Top critical review
53 of 57 people found this helpful
on 22 May 2006
To an extent. Some of what is contained in this book is documented historical fact, and as a professional historian, I'm always delighted when material is presented in a fashion that interests a wider audience. I view this sort of thing as the written equivalent of a cinematic 'historical' epic. Is is particularly accurate? No. But it doesn't pretend to be either -the authors do stress that many of their conclusions are conjecture, no more. What it is, is entertaining, and will introduce people who might never otherwise have taken an interest in history to, to take a single example, the Crusades. And that's fine by me -it might well prompt them to take a greater interest in history in the future.
There are inumerable problems of course. For each of the documented facts, there are at least a dozen erroneous ones. Much of the source material utilised is questionable at the very best. And yet I still find myself unable to condem them, as I would with many other books, for, as I mentioned above, they stress the fact that their conjectures lack proof. The book itself is actually well written for what it is; unusual for a book with several authors, it is sensibly set out, the style[s] is / are fluid and readable, and it's good fun.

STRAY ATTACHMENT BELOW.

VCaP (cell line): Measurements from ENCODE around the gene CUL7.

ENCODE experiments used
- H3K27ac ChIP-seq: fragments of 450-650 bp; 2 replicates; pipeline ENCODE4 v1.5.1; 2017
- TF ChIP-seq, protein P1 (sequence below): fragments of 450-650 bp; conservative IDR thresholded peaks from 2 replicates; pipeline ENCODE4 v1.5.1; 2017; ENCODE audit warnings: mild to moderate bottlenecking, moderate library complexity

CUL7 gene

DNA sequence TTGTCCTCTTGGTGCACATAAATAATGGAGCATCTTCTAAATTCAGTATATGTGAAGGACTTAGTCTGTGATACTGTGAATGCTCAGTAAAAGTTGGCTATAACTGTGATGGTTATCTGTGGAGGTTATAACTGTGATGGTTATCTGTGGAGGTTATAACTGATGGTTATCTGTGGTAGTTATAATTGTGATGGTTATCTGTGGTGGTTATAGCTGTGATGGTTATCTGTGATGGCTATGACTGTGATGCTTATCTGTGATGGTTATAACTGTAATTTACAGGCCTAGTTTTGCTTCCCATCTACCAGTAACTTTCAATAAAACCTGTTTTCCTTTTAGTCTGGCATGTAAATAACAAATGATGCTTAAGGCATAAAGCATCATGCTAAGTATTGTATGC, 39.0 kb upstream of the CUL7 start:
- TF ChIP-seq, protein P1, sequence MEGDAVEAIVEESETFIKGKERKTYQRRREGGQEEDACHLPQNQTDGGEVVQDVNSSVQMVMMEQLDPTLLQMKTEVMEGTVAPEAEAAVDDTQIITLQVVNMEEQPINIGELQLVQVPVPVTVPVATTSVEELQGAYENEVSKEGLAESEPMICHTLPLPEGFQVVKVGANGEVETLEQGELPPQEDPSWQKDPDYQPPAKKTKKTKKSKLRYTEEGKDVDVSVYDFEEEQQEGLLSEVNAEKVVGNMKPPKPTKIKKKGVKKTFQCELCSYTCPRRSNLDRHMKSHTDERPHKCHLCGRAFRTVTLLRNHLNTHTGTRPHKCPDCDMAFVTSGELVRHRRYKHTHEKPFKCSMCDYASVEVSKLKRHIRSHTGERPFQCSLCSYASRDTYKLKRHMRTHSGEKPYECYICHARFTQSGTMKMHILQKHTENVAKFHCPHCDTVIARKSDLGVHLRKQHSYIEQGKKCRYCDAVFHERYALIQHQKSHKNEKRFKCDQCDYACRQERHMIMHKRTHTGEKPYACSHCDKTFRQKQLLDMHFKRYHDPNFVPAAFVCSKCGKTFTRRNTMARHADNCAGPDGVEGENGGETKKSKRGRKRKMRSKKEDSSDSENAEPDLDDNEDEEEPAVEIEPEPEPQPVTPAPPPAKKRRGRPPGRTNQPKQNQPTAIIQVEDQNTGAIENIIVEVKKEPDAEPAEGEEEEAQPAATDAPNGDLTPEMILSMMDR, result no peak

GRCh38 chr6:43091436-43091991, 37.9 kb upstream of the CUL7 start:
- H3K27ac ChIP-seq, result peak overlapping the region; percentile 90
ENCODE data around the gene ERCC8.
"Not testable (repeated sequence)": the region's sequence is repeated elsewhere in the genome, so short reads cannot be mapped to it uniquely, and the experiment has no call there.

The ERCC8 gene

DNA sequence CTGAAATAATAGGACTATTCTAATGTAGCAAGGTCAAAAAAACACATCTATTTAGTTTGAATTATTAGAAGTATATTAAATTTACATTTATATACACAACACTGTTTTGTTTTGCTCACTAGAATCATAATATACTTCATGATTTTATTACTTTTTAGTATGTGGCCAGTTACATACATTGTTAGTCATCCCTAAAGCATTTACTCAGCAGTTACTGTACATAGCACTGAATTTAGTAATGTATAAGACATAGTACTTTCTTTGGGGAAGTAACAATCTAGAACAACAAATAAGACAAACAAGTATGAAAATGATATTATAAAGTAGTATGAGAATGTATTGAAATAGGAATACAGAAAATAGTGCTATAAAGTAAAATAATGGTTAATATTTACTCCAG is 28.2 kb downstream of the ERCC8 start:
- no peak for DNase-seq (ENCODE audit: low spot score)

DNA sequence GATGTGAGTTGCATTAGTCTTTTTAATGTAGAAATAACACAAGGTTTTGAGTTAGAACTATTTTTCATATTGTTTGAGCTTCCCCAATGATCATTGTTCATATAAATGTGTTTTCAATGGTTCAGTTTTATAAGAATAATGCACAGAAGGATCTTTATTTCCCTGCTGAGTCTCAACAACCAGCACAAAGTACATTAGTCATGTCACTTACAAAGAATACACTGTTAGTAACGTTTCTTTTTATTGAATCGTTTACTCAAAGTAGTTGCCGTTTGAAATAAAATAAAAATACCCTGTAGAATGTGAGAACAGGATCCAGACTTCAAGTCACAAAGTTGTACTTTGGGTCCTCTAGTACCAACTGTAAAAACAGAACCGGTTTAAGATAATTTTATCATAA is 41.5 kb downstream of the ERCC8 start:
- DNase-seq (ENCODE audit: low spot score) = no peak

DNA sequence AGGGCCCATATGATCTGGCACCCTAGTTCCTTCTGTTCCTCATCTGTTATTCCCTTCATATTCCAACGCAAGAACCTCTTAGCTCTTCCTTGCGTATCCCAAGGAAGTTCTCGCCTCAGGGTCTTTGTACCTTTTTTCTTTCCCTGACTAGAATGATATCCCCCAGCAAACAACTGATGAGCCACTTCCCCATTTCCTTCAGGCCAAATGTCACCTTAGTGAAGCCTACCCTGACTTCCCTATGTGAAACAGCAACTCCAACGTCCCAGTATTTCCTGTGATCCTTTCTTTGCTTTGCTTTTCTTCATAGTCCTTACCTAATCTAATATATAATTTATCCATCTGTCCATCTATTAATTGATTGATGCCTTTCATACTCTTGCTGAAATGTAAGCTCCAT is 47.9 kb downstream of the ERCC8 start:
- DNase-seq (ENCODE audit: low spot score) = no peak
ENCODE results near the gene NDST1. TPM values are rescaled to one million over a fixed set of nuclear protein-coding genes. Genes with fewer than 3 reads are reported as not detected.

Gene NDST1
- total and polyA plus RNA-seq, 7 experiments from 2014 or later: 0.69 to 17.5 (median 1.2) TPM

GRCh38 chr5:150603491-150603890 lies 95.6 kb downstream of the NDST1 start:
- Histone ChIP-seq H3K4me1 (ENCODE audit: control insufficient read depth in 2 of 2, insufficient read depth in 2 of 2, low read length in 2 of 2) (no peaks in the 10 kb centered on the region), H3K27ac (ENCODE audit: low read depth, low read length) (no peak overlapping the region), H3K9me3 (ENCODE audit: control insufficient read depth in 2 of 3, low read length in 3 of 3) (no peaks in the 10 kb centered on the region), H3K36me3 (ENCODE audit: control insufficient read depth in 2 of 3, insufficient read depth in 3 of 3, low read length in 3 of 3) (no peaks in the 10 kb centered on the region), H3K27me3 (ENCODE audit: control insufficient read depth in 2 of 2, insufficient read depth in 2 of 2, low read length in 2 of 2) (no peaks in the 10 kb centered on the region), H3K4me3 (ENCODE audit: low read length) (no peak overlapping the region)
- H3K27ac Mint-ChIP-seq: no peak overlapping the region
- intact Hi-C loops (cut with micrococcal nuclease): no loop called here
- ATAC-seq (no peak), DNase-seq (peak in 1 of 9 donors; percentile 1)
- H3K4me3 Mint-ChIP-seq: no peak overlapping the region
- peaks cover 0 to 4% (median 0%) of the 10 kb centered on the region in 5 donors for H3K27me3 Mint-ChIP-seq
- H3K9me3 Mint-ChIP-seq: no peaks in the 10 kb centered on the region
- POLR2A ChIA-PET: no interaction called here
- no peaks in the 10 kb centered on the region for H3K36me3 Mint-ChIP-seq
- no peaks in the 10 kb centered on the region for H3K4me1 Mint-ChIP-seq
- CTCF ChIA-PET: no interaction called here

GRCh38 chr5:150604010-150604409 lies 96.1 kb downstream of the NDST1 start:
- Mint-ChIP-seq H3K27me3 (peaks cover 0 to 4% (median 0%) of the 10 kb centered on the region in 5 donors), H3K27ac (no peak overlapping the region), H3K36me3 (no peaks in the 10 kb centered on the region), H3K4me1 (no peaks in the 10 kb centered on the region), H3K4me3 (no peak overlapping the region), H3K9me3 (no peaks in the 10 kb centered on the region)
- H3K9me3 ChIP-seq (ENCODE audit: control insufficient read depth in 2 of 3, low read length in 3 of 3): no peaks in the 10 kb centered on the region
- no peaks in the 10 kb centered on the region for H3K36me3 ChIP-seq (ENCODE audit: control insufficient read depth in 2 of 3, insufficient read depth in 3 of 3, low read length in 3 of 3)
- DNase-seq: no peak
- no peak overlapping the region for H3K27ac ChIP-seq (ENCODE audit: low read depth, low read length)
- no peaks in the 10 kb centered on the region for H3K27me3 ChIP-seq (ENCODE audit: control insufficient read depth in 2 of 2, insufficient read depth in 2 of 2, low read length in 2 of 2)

Some suggest this book is blasphemous. Fair enough, that's their opinion, though I don't share or even understand it. As far as I know, there is nothing in the Bible, or accepted Christian doctine, that states that Jesus could, or perhaps I should say, 'should' not, have been married. I don't believe it (part of me would like to), but I fail to see what is so very wrong about the idea. He was supposed to be a Man as well as the Son of God -that was the whole point insofar as I am aware. Still, if you are going to be upset by it, don't bother to read. Save yourself the money, the time, and the raised blood pressure. The rest of you -give it a try. Something to look at on holiday, provided that you go in with a mind open enough to accept a new idea, and sceptical enough to appreciate the limitations.